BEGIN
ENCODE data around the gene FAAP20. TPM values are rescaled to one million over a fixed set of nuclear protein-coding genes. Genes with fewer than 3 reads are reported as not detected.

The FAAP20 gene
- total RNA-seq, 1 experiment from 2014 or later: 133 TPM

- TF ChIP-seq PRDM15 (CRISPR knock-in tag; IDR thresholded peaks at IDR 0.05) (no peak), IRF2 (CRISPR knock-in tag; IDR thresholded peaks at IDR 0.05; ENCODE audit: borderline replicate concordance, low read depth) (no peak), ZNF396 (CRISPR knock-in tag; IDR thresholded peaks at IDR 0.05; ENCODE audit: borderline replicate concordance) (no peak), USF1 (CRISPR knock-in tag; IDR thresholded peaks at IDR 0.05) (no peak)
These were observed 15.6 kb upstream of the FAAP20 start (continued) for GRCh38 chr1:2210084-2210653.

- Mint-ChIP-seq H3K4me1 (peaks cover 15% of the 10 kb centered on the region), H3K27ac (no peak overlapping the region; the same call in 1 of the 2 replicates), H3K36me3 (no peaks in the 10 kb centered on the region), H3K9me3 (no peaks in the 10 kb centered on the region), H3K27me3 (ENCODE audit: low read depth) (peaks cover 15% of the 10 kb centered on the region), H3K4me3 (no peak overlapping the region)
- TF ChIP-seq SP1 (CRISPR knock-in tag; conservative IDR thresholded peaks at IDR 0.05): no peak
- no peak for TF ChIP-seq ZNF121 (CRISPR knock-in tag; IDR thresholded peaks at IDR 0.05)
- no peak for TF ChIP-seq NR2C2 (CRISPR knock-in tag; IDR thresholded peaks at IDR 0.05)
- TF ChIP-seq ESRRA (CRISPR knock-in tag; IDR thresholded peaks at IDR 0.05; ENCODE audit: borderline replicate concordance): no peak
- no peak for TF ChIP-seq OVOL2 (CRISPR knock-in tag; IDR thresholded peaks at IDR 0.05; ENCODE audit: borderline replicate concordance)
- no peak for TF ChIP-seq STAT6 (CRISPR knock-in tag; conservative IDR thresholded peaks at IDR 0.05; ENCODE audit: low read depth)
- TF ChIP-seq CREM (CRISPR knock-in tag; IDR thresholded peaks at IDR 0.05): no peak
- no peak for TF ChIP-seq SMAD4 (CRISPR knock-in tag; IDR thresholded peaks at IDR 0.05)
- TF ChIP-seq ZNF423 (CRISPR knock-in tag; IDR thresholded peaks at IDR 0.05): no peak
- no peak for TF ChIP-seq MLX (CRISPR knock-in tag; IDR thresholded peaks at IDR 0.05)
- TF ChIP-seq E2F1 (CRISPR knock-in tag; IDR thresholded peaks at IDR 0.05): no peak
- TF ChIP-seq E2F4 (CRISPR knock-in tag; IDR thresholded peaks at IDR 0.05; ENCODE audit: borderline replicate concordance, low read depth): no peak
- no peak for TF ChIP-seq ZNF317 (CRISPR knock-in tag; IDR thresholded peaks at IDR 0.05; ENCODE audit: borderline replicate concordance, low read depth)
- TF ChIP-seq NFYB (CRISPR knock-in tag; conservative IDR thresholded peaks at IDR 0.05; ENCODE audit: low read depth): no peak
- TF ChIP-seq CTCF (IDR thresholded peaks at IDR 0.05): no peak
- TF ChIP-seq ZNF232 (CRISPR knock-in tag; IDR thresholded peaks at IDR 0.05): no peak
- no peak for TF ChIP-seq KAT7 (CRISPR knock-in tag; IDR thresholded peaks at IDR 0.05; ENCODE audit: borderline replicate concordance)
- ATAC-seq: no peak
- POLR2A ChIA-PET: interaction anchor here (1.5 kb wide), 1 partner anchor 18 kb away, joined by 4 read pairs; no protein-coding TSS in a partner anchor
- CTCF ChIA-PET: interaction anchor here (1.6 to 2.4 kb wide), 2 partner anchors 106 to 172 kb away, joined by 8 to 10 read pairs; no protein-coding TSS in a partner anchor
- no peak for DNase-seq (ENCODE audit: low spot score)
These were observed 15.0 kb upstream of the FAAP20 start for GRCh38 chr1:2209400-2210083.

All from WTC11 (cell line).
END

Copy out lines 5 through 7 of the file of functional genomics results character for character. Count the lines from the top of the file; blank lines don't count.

These were observed 15.6 kb upstream of the FAAP20 start (continued) for GRCh38 chr1:2210084-2210653.

- Mint-ChIP-seq H3K4me1 (peaks cover 15% of the 10 kb centered on the region), H3K27ac (no peak overlapping the region; the same call in 1 of the 2 replicates), H3K36me3 (no peaks in the 10 kb centered on the region), H3K9me3 (no peaks in the 10 kb centered on the region), H3K27me3 (ENCODE audit: low read depth) (peaks cover 15% of the 10 kb centered on the region), H3K4me3 (no peak overlapping the region)
- TF ChIP-seq SP1 (CRISPR knock-in tag; conservative IDR thresholded peaks at IDR 0.05): no peak